A lot of mothers work. Some work two or three jobs. As my boyfriend constantly reminds me, many people have kids with much less than we have and they do fine. Meanwhile I’m preaching the “we need $500k in savings and investments before we attempt to procreate.” (According to my savings plan, I should be able to hit that number in 6-10 years, when I’m at least 35. I’ll be lucky if I’m able to have even one kid at that point. The reality is if I want kids I should be trying to have them now. Like, five years go yesterday.

Then I look at my current life and work schedule and wonder how I’ll even be able to go through a whole In Vitro process to try to get pregnant in the first place. It seems like that piece itself is extremely time consuming. I can barely find time to fit in my calendar to see a regular doctor, let alone ongoing visits to an ObGyn where they suck out my eggs and attempt to infuse them with life, then plop them back in. It seems such frequent sick days or doctor’s appointment must raise some suspicion  And who wants to make their boss think they’re pregnant, potentially limiting opportunities for professional growth, when they actually haven’t even managed to conceive yet?

I guess when the time comes I’ll figure this all out. But that time is coming pretty soon. My boyfriend and I are planning to get married in 2014. We talk about starting to try for kids fairly soon after that. Well, that’s next year, or in two years if we get married in fall 2014. That’s not very far off at all. So it seems I should be thinking about all of this now before suddenly I’m 31 and feel rushed to pop babies out before my eggs are dried up.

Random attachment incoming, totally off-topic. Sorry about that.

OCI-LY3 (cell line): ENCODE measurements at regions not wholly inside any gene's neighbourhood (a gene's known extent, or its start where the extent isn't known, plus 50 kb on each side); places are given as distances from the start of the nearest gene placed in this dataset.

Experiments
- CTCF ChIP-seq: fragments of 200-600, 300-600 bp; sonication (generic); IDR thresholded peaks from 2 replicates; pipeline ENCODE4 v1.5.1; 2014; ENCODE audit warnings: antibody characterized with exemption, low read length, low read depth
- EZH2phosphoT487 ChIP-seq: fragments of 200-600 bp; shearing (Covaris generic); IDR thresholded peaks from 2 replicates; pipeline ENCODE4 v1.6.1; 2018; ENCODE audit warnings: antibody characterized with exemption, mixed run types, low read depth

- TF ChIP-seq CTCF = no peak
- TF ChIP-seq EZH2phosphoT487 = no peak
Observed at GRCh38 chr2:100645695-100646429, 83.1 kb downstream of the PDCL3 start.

I’ve even considered freezing my eggs but wonder what the point would be if with PCOS they are of such low quality. I admit I’d be devastated if I couldn’t have children in the long run, even though I’ve been setting myself up for that reality my entire life ever since my first gynecologist appointment at 15, after a very strange and short period, she told me that I needn’t worry about the weirdness of my cycle, and I should just take birth control pills and make sure to get pregnant before I turn 30. That seemed so far off at the time, but now that it’s 11 months away, it seems impossible.

 

 

 

(Visited 19 times, 1 visits today)